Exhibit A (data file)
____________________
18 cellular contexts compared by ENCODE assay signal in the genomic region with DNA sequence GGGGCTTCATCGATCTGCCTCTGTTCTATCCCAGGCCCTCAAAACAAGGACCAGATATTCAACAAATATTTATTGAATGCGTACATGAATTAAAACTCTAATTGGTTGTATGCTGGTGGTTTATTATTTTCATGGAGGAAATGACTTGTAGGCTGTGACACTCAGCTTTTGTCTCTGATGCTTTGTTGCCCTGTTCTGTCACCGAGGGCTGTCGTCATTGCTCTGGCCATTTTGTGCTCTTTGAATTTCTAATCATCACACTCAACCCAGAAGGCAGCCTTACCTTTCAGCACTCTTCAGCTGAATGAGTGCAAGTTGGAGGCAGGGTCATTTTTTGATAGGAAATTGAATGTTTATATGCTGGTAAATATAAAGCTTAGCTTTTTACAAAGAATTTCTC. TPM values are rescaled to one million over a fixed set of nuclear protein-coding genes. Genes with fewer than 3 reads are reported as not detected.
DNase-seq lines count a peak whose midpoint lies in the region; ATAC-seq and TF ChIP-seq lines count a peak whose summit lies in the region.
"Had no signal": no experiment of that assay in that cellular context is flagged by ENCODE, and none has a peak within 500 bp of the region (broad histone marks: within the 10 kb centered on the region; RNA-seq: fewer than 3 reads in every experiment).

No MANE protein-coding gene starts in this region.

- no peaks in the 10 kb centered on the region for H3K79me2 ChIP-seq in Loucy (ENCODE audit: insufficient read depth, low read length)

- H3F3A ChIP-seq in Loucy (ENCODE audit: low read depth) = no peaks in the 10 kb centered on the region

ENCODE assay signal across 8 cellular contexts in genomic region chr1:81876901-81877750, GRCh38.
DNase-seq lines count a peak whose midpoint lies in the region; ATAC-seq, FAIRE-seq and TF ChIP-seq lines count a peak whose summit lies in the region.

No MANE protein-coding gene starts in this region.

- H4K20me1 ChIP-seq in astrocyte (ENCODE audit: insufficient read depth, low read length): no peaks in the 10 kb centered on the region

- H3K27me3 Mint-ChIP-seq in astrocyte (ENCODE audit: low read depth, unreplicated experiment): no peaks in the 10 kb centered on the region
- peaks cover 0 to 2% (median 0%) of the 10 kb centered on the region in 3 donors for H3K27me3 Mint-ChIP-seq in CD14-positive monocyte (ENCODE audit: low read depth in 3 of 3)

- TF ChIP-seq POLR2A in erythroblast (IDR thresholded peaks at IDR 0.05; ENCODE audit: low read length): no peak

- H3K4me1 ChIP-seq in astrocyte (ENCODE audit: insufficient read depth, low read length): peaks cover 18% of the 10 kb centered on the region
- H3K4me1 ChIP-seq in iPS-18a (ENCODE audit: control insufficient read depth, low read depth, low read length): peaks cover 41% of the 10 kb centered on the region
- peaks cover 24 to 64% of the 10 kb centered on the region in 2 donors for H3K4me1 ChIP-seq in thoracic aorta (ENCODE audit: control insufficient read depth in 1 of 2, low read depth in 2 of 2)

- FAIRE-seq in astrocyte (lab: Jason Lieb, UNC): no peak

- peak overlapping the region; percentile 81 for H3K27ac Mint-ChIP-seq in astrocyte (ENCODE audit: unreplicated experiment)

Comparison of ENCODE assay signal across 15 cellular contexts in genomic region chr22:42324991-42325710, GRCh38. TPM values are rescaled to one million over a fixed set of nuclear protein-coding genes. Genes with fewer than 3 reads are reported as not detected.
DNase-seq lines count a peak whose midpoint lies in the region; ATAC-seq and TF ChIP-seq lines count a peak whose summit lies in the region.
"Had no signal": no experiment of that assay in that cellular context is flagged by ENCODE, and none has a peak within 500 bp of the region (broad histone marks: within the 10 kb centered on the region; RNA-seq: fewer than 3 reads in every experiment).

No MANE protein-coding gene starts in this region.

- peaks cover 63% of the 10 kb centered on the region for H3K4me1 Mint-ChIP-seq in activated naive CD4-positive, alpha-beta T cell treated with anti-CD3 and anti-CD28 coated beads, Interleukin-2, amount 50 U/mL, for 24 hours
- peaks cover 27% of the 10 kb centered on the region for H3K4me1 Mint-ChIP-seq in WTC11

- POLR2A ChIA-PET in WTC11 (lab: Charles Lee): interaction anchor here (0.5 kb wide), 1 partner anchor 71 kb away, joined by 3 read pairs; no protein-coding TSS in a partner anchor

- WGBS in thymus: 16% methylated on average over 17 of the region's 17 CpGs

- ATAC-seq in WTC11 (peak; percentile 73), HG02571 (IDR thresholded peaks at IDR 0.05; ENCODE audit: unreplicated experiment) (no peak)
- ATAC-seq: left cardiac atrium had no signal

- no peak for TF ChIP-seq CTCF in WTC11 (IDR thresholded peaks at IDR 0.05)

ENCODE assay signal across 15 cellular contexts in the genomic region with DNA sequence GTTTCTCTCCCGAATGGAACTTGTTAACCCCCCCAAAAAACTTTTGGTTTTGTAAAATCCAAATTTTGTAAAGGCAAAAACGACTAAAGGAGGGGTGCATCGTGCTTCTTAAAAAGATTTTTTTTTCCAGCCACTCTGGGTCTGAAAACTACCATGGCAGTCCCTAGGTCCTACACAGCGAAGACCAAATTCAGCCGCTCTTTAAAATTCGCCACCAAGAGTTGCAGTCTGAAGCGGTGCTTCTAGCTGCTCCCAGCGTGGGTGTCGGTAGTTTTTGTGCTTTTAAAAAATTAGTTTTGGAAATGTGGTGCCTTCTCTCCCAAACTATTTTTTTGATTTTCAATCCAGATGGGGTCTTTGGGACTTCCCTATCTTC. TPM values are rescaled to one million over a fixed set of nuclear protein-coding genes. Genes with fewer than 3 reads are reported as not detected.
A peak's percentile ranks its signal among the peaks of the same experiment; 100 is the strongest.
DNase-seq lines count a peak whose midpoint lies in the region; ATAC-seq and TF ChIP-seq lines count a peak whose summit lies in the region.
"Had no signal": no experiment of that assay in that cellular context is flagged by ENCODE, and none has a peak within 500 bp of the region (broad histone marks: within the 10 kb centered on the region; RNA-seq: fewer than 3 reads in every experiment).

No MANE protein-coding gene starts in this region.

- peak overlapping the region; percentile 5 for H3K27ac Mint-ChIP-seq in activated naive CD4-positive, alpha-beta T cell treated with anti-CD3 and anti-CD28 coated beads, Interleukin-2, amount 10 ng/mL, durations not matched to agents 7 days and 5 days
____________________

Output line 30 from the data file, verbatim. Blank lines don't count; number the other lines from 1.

ENCODE assay signal across 15 cellular contexts in the genomic region with DNA sequence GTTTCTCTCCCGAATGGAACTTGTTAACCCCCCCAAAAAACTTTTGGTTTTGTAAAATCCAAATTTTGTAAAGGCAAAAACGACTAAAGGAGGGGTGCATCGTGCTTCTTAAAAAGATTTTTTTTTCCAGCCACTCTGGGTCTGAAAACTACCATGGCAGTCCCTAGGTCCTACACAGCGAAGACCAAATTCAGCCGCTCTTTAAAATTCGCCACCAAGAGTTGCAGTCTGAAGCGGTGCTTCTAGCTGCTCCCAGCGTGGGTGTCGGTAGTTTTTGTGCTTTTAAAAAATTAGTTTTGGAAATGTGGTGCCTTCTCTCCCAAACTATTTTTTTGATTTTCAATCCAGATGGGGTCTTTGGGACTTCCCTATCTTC. TPM values are rescaled to one million over a fixed set of nuclear protein-coding genes. Genes with fewer than 3 reads are reported as not detected.